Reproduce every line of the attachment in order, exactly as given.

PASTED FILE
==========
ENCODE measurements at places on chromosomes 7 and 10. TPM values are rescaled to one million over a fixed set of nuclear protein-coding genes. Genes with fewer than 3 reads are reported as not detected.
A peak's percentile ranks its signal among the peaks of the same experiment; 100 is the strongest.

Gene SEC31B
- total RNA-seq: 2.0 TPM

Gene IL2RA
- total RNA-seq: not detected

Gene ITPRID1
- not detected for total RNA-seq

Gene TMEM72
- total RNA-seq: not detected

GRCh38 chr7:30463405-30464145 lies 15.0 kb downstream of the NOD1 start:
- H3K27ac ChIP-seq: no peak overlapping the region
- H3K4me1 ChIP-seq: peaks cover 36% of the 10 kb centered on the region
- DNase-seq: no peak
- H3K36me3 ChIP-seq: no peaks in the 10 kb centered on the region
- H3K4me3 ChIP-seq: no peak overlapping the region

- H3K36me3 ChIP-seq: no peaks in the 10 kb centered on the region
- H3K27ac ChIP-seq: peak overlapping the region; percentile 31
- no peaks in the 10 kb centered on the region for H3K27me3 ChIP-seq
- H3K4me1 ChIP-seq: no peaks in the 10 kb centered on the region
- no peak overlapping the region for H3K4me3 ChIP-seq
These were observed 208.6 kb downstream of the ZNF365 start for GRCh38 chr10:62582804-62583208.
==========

ENCODE measurements at places on chromosomes 7 and 10. TPM values are rescaled to one million over a fixed set of nuclear protein-coding genes. Genes with fewer than 3 reads are reported as not detected.
A peak's percentile ranks its signal among the peaks of the same experiment; 100 is the strongest.

Gene SEC31B
- total RNA-seq: 2.0 TPM

Gene IL2RA
- total RNA-seq: not detected

Gene ITPRID1
- not detected for total RNA-seq

Gene TMEM72
- total RNA-seq: not detected

GRCh38 chr7:30463405-30464145 lies 15.0 kb downstream of the NOD1 start:
- H3K27ac ChIP-seq: no peak overlapping the region
- H3K4me1 ChIP-seq: peaks cover 36% of the 10 kb centered on the region
- DNase-seq: no peak
- H3K36me3 ChIP-seq: no peaks in the 10 kb centered on the region
- H3K4me3 ChIP-seq: no peak overlapping the region

- H3K36me3 ChIP-seq: no peaks in the 10 kb centered on the region
- H3K27ac ChIP-seq: peak overlapping the region; percentile 31
- no peaks in the 10 kb centered on the region for H3K27me3 ChIP-seq
- H3K4me1 ChIP-seq: no peaks in the 10 kb centered on the region
- no peak overlapping the region for H3K4me3 ChIP-seq
These were observed 208.6 kb downstream of the ZNF365 start for GRCh38 chr10:62582804-62583208.